“There are inequalities in the order of grace, just as there are in the order of nature.
We do not mean the inequalities that come from sin, from injustice, against which we ought to fight. What of the natural inequalities of men? Why do they exist? Saint Catherine of Siena says: so that each one may be, in regard to all the rest, both a giver and a beggar.”
--Cardinal Charles Journet, The Meaning of Grace
Near the Colorado line on a cross-country road trip a few years ago I stopped at a convenience store to use the restroom, glanced into the mirror, and realized that I looked like a member of the Donner party. I’d been fancying myself a bold, brave seeker, but a middle-aged woman, alone in a grungy bathroom hundreds of miles from home and looking like hell was closer to the truth. The truth was that I had no particular emotional, financial, spiritual, or artistic support in my life, no guarantee that I’d be able to get a book out of this experience, as I hoped to [and in fact did not], no guarantee that the memoir I had coming out in a few months would sell [it did not], or that I would ever publish another one [I did!].
Not to put too fine a point on it, but a childless, partnerless, middle-aged woman is in some sense a beggar. I had to beg companionship on that trip, beg human contact, beg conversation, and if not beg food, beg the sacrament of a shared meal (often when I would “rather” have been alone), beg a moment of shared awe. Beg for someone to say along with me, Isn’t life beautiful? Beg for someone to understand when I asked, In spite of all its conflict and pain, would you trade a minute of it for anything? Beg not to be pitied. Beg to be forgiven for allowing others to mean more to me than I meant to them. Beg for the full value of what I was doing to be treasured while knowing that it wasn’t going to be, not knowing whether God himself saw its value.
Part of the tension I'm called to hold when in pain is to resist my impulse toward isolation; to stay connected with others. As a matter of humility, I must interact with others. I must stay connected to the material: food, faces. I have to acknowledge my own terrible need; I have to continue to give, even if all I have to give is my puny presence, even if I feel that I have and am nothing.
One manifestation of the miracle of the loaves and fishes is that wounded people can help other wounded people in a way "well" people can't. I first noticed this phenomenon back in '86 when I was in rehab. The people in white coats with their certificates and degrees were useful enough in their way, but they were not who I or any of the other drunks/addicts there truly wanted to hear. We wanted to hear from another person who had suffered. We wanted to hear from another person who was coming back from the dead. We wanted to hear from someone who needed us as much as we needed them.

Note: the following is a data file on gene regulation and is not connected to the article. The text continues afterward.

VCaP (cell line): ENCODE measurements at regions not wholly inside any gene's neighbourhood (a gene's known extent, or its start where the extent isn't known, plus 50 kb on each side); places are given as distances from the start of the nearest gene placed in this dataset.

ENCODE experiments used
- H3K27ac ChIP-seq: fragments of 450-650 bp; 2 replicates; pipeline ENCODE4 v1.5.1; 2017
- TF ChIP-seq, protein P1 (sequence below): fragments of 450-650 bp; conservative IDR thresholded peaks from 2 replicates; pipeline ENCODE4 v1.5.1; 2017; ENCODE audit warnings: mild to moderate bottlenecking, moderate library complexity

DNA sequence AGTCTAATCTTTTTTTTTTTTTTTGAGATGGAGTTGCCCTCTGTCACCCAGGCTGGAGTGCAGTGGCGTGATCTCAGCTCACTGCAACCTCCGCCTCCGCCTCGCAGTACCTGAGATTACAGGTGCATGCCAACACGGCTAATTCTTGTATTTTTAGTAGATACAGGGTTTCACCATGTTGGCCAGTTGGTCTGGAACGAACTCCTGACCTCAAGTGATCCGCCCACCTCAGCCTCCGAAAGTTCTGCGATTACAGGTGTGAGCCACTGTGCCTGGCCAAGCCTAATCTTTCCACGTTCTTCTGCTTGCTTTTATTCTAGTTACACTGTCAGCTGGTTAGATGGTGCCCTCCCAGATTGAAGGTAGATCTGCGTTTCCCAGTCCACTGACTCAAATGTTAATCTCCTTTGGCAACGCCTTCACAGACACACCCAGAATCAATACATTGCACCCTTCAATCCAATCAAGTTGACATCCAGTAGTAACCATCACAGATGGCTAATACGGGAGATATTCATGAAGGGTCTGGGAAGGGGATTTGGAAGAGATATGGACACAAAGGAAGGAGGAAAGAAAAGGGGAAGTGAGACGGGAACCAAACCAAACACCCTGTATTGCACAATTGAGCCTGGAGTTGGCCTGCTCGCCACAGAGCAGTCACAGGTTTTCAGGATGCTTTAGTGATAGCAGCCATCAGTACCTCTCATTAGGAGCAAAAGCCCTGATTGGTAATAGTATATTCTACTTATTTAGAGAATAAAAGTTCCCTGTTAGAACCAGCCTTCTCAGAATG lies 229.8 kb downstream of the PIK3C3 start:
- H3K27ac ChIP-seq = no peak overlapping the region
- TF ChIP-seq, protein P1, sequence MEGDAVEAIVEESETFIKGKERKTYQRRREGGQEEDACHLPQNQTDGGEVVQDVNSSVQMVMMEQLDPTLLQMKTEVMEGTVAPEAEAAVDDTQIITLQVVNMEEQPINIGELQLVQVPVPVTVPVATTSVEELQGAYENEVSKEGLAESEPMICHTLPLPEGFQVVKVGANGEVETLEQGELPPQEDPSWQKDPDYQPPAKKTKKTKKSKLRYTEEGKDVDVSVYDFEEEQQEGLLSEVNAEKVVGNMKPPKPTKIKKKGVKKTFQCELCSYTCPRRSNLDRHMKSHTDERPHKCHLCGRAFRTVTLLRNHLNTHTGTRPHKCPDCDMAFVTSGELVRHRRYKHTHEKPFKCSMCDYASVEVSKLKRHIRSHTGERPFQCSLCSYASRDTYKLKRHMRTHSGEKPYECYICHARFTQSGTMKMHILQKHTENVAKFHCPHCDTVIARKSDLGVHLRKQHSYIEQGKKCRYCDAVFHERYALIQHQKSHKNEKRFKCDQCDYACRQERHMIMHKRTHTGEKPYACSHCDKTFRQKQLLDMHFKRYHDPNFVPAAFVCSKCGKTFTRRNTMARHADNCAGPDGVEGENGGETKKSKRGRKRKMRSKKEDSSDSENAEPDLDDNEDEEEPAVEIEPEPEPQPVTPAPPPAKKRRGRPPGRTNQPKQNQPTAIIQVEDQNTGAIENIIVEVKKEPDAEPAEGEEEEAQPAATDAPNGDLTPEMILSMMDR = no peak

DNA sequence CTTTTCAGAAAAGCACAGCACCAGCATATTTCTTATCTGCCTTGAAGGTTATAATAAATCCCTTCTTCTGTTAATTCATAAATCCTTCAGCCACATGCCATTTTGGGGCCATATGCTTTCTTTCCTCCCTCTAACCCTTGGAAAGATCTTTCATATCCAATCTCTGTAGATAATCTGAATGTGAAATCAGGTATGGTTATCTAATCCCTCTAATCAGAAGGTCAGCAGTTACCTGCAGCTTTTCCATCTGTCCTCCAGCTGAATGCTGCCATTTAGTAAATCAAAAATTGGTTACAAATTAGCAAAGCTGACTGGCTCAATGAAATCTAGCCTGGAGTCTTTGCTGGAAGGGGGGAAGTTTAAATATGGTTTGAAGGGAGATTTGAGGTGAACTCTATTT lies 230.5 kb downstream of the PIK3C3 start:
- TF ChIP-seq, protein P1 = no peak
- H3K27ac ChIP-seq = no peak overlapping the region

For a well person to give is nice enough in its way, but for a person who's suffering to give is sublime. With the person complete in and of himself who doesn't need anything, the giving only goes in one direction. When the wounded person gives, there is a completion, a participation, a flow out and in, an exchange. We suffer, we beg, we share what little we have, and in the vulnerability, lo and behold, there is something for us. We get to be part of the feast. We get to eat, too. Even St. Maximilian Kolbe, who offered himself up to starve in another man's place at Auschwitz, got to "eat." Because you can be sure that while he was starving to death, and every moment since, he has been sitting with the other martyrs, saints, and lovers of Christ at the very head of the banquet table.
Christ draws us lonely people close; he has a whole constituent of lonely-hearts. We move through life not knowing, not quite daring to believe, and yet we believe anyway.
In The Eden Project, Jungian analyst James Hollis observes that fear is the great motivator and that we tend to deal with fear in three main ways: by becoming a caretaker, by becoming aggressive, or by withdrawing (I like to do all three, often at once). And that, interestingly, one other way we can sublimate fear, if we’re lucky enough, is through love itself. Sometimes our soul enlarges to the point where we’re willing to open ourselves to the power of the other, to the capacity of the other to wound us. “The magnanimous person,” Aristotle called such a soul: the one with a big enough sense of self to allow the other to be the other, and simultaneously to risk opening to the other--because inherent in enlarging the soul is that the risk is no longer quite so precarious.
On my walk the other day I saw a black man, a young man, by his bike, just a normal human being with one pants leg rolled up and a Vons bag slung over his handlebars, and I swear I almost stopped and said to him: Would you just put your arms around me for a minute? We don’t have to say anything, but would you just hold me in your arms?
I wonder what would happen if we all did that for each other--and for ourselves. I bet the whole world would be instantly, utterly, saved.